Australia is a party to the United Nations Convention against Transnational Organized Crime. The convention is the main international instrument on transnational organised crime, and recognises the need for countries to work together to fight this type of crime effectively.
What are the implications of Australia being a party to the convention?
By ratifying this instrument, Australia has made a commitment to fighting transnational organised crime, including the creation of specific domestic criminal offences relating to this type of crime and the adoption of extradition & mutual legal assistance, and law enforcement cooperation frameworks.
Protocols to the Convention
The convention is further supplemented by three Protocols which target specific areas of organised crime. Australia is also a party to two of these protocols:
Protocol to Prevent, Suppress and Punish Trafficking in Persons, especially Women and Children
The aim of this protocol is to support efficient international cooperation in investigating and prosecuting cases involving trafficking in persons. This involves creating synergies in national approaches with regard to the establishment of domestic criminal offences. An additional objective of the Protocol is to protect and assist the victims of trafficking in persons with full respect for their human rights.
Protocol against the Smuggling of Migrants by Land, Sea and Air
This Protocol aims at preventing and combating the smuggling of migrants, while protecting the rights of smuggled migrants and preventing the worst forms of their exploitation.
How is the Convention reviewed?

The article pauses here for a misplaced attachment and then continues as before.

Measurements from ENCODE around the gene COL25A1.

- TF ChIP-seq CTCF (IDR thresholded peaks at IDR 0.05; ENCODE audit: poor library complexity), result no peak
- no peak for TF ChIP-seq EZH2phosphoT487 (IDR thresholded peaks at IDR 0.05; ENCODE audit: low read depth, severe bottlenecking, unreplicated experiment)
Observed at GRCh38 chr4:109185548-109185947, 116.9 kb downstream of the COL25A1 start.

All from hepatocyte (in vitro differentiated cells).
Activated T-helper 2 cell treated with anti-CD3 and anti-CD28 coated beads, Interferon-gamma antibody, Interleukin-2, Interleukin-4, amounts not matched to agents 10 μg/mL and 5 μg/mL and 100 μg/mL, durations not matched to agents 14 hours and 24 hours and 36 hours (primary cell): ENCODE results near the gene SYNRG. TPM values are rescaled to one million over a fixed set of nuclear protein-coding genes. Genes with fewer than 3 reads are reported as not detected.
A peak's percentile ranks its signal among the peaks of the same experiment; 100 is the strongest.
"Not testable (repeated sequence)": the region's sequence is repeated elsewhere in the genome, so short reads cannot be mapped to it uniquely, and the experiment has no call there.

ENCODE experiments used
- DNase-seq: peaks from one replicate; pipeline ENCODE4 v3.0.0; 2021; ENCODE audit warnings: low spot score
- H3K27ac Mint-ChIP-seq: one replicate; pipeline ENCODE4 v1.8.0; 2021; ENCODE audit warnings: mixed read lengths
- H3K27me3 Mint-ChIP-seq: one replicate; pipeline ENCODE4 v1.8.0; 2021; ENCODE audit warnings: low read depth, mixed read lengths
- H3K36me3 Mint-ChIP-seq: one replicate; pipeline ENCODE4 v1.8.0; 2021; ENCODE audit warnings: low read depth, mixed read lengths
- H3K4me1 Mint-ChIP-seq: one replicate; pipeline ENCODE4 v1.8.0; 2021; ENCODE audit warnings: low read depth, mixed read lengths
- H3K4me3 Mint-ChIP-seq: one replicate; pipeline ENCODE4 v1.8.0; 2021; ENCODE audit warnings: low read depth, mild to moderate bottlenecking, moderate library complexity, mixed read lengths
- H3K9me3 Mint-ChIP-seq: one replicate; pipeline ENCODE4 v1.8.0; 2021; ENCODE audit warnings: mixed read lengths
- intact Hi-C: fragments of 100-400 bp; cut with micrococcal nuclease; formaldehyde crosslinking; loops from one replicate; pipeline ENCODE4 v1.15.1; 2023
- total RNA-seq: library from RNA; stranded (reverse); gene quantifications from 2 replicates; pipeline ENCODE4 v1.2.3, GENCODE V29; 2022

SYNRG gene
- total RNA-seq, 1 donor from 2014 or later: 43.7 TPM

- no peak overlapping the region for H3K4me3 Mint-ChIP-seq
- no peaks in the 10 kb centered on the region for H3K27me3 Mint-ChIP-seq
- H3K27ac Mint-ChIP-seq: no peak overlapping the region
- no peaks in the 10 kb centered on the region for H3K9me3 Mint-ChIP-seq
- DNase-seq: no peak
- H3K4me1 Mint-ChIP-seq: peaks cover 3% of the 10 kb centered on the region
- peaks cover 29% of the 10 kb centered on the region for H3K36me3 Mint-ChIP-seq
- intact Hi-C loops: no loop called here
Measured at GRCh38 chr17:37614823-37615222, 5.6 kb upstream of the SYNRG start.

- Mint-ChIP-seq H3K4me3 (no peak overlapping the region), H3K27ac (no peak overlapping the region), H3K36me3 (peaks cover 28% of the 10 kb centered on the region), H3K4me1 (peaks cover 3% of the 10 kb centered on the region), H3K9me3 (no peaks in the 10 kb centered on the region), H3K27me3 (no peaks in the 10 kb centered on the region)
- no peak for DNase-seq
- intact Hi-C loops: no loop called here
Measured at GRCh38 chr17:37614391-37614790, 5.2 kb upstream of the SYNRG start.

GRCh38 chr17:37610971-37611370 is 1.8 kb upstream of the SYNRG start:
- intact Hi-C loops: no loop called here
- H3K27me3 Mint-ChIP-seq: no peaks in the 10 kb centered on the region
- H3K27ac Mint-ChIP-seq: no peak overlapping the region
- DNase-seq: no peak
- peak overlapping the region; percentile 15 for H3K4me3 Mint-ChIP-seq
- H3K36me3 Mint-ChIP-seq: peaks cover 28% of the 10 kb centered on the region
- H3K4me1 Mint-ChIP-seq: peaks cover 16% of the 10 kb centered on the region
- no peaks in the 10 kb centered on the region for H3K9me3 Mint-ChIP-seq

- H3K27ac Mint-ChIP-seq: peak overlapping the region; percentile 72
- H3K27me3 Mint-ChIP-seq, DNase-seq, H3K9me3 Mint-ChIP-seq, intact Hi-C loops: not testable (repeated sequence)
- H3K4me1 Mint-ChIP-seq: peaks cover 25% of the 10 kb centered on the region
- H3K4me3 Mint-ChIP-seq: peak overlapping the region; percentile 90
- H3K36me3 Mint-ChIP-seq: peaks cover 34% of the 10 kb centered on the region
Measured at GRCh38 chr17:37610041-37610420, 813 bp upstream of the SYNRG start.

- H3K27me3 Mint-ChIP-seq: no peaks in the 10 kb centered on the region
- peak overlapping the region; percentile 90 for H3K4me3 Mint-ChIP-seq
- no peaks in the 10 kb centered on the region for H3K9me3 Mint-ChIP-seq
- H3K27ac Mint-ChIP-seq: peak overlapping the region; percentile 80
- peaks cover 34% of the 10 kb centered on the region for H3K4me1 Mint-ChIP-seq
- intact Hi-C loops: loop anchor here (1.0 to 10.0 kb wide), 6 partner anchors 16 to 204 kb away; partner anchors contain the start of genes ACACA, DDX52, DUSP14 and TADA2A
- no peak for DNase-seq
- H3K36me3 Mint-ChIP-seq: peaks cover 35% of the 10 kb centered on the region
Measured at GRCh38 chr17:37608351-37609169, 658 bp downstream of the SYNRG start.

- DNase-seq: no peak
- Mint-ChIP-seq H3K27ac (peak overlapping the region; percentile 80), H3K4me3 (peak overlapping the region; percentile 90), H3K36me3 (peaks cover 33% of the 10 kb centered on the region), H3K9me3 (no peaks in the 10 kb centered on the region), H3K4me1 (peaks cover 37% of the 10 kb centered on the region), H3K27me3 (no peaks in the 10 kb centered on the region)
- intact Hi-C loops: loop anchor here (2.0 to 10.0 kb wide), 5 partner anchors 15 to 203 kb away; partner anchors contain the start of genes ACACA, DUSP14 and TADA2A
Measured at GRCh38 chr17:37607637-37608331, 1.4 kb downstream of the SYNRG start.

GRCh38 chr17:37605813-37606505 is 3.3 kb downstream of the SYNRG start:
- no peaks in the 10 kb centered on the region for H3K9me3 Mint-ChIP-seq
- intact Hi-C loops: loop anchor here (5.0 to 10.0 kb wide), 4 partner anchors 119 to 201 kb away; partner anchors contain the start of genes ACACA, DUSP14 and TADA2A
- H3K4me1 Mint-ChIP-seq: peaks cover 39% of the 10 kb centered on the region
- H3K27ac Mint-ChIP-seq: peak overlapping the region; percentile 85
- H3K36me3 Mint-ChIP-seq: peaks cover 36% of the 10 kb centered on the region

The biennial Conference of the Parties to the United Nations Convention against Transnational Organized Crime promotes and reviews the Convention and its supporting Protocols. Australia plays an active role in the conference and participates in the various working groups.
United Nations Commission on Crime Prevention and Criminal Justice
This commission guides the activities of the United Nations in the field of crime prevention and criminal justice, and acts as the governing body of the United Nations Office on Drugs and Crime.
Australia attends the annual meetings of the commission as an observer and plays an active role in the discussions and consultations on resolutions.
Nyman Gibson Miralis specialise in all aspects of international and transnational criminal law. Our expertise includes dealing with the laws and processes surrounding anti-money laundering, bribery and corruption, extradition and mutual legal assistance (MLA), cybercrime, Interpol, international asset forfeiture and national security breaches. If you require assistance, contact one of our expert criminal defence lawyers.